by Ian Fitzell
ALL eyes will be on the Stade de Lyon in France tonight, as England’s Lionesses take on the might of Team USA in the semi-final of the World Cup.
And that includes those belonging to the students of the second female-only UEFA B Licence coaching course, run by the Football Association of Wales Trust.
Delegates have been set the task of analysing tonight’s game as they watch from their base at Dragon Park in Newport.
Evening session begins on Female Only @FAWCoachEd / UEFA B Licence Residential Course with candidates analysing the Women’s World Cup Semi Final of Eng v USA fantastic opportunity to do some live analysis 🏴⚽️📺 pic.twitter.com/ERrEZsm1jU
— Nicola Anderson (@nicanderson27) 2 July 2019
The match looks set to draw the largest audience in history for a women’s only sporting event. And the next generation of female football coaches to go through the programme will be among those paying close attention.
Homegrown names such as Natasha Harding, Rhiannon Roberts and Elise Hughes, as well as former USA international Kelly Lindsay, are some of the current cohort.
Coaches who are ready to take the first step onto the UEFA ladder start with the six-day course. The likes of Michael Ballack, Thierry Henry and Patrick Vieira have all recently passed through the FAW UEFA B License programme.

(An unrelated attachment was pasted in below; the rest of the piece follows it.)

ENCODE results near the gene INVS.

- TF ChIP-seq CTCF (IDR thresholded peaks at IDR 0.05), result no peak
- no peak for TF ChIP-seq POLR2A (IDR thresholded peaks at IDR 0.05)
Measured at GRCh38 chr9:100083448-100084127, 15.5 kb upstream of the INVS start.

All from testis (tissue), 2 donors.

Reading forward Harding was part of the Wales squad which narrowly missed out on the World Cup. Her side were unbeaten in the qualifying campaign until the final game – against England.
She is one of 14 candidates on the all-female course, which she says is vital to grow the women’s game.
“It’s a great opportunity and I think having a female-only course makes it a little more comfortable. It goes to show the direction that they [FAW Trust] are going in and they are doing it in the right way.”
Harding seems to have adapted well to the coaching role, but hanging up her boots is not something that is immediately on her radar.
“I don’t know if I think like a coach just yet, we’ll see when we analyse the game tonight to see if I watch it as a fan or a coach.
“You have to be able to put different hats on and maybe it will help me with my playing career so that I can see things from a different angle, so it’s interesting.”
Everton forward Elise Hughes is also thinking about life post-playing and said: “When I finish as a player, I don’t know yet when that might be, but I want to stay in the game, so coaching would be the next step.”
Hughes sees the need for more female coaches in the game as one of the key steps to its development.
“It’s really important and it’s an opportunity for females to get this qualification and is a good step for them into the coaching world.
“To have females in the game will be very beneficial as they think how a female would think which is important in an intense sporting environment.”